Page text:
23 March 2018

Pilate's role in the crucifixion and its use for anti-Semitic purposes

Author Ann Wroe discusses the depiction of Pontius Pilate's role in the crucifixion and how the early church writers turned it to the service of anti-Semitism:

'...[F]antasies [of far-fetched miraculous cures by Jesus] would be laughable if they did not carry a dark undercurrent: the determination of early Christian writers in every branch of the church, whether Greek, Coptic or western, to shift the blame for the crucifixion from Pilate to the Jews. This could reach grotesque levels, as when Origen in his commentaries on Matthew and John simply pronounces Pilate innocent, and ascribes to the Jews all the cruelties that were clearly inflicted on Christ by the Romans. Once the gospel-embroiderers had lost sight of the fact that crucifixion was a uniquely Roman punishment, uniquely in Pilate's power, they could take Jewish 'responsibility' to absurd lengths: even, in the Coptic apocrypha, causing the Jews to crucify Pilate himself as a loathesome 'Egyptian'.

The reason for these inventions, at least at first, was not simply to hurt the Jews. For at least three centuries after Christ's death, as the new religion struggled to establish itself, it was vital to have a Roman official who would say, repeatedly, that Jesus posed no threat to the empire. Pilate had to be Christ's advocate, even his friend, and this made the Jews the villains. As Christianity became accepted and official - starting with the Edict of Milan in 312, when Constantine recognised it as a religio licita throughout the empire - Pilate's fortunes fell into steep decline, and he became a villain in his own right. The Nicene Creed of 381 could state unequivocally that Jesus was crucified under Pontius Pilate, with no mention of the Jews.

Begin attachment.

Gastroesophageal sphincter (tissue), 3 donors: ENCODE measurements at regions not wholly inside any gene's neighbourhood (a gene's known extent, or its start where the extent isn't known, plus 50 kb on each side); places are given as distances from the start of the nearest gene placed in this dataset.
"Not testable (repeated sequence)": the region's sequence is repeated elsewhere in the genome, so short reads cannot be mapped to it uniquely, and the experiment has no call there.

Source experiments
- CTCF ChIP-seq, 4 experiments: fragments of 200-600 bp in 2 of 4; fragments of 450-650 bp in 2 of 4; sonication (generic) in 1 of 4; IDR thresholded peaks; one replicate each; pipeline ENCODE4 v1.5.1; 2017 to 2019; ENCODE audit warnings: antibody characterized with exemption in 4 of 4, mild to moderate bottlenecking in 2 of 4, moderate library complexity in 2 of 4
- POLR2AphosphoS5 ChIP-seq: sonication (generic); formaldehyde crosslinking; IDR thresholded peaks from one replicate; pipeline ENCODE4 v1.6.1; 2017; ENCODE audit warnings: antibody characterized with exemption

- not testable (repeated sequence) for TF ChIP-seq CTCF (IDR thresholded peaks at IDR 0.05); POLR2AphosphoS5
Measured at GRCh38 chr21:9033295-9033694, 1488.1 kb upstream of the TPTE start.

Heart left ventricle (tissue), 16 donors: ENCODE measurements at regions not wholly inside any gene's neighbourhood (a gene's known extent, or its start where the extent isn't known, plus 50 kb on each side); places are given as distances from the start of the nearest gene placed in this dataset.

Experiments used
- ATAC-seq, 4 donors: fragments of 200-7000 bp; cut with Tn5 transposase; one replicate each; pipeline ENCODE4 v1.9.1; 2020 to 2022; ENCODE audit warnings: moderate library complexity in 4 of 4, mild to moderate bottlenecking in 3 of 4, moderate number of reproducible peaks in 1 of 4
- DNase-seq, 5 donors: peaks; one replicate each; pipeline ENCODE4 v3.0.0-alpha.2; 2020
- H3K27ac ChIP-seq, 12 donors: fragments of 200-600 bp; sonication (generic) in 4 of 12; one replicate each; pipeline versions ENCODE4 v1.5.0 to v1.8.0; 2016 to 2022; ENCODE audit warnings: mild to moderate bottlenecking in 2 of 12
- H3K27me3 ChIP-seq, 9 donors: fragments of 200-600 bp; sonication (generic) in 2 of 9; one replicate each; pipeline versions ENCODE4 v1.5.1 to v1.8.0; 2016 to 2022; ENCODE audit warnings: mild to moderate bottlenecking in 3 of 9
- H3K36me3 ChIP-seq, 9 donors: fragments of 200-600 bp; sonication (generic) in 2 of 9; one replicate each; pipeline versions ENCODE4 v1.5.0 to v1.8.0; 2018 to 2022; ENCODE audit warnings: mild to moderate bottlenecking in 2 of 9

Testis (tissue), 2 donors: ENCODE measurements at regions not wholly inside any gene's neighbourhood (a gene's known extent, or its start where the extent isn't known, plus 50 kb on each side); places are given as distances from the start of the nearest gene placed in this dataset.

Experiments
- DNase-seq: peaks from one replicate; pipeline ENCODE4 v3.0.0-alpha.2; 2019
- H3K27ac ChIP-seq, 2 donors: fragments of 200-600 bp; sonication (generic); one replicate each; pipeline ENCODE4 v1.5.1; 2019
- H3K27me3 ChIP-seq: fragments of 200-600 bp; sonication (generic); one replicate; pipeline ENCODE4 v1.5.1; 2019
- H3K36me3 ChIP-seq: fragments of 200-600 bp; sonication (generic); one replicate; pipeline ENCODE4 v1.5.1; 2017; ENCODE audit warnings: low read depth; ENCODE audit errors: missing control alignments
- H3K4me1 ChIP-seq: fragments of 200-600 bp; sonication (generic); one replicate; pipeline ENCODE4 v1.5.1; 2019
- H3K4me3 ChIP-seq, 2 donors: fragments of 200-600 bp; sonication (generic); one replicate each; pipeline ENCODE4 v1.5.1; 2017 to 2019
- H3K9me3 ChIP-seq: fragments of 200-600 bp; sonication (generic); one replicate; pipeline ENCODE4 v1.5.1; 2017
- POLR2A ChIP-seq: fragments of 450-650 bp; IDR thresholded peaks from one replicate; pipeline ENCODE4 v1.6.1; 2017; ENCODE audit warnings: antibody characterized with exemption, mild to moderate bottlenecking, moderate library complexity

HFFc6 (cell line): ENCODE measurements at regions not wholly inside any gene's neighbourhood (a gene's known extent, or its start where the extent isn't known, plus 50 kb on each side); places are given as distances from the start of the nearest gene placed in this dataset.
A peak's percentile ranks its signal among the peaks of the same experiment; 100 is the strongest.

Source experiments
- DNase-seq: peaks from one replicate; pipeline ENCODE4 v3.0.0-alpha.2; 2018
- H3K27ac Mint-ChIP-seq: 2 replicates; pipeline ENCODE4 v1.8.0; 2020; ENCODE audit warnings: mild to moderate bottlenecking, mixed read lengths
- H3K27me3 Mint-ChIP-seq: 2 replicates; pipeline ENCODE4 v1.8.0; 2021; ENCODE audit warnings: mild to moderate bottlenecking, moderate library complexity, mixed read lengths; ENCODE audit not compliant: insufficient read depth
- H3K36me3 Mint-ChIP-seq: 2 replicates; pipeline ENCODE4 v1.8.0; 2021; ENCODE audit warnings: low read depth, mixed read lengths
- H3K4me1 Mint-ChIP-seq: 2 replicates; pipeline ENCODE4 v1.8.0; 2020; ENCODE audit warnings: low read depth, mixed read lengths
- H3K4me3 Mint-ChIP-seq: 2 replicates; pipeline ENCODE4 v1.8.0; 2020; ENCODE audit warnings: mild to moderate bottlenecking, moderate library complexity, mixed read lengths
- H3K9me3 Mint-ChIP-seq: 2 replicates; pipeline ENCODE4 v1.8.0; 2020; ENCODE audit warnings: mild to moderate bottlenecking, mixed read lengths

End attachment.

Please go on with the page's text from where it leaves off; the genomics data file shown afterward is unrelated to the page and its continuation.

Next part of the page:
Nonetheless, medieval anti-Semitism was still based squarely on the notion that the Jews had killed Christ. Pilate - who has always been used as men want to use him - became a witness to their supposed intractability, their emotionalism, their capacity to sow evil in the world. Although there was probably a core of truth in Pilate's reluctance to kill Jesus - for whatever reason - it was expanded and embroidered. Even the most tyrannical Pilate put the Jews in a bad light. In invented story after invented story he complained that they had misled him, made him do what he had never wanted to do. He had tried every subterfuge to save Jesus, but they had insisted on his death'

- Ann Wroe, Pilate, London, 1999, p.315-6.
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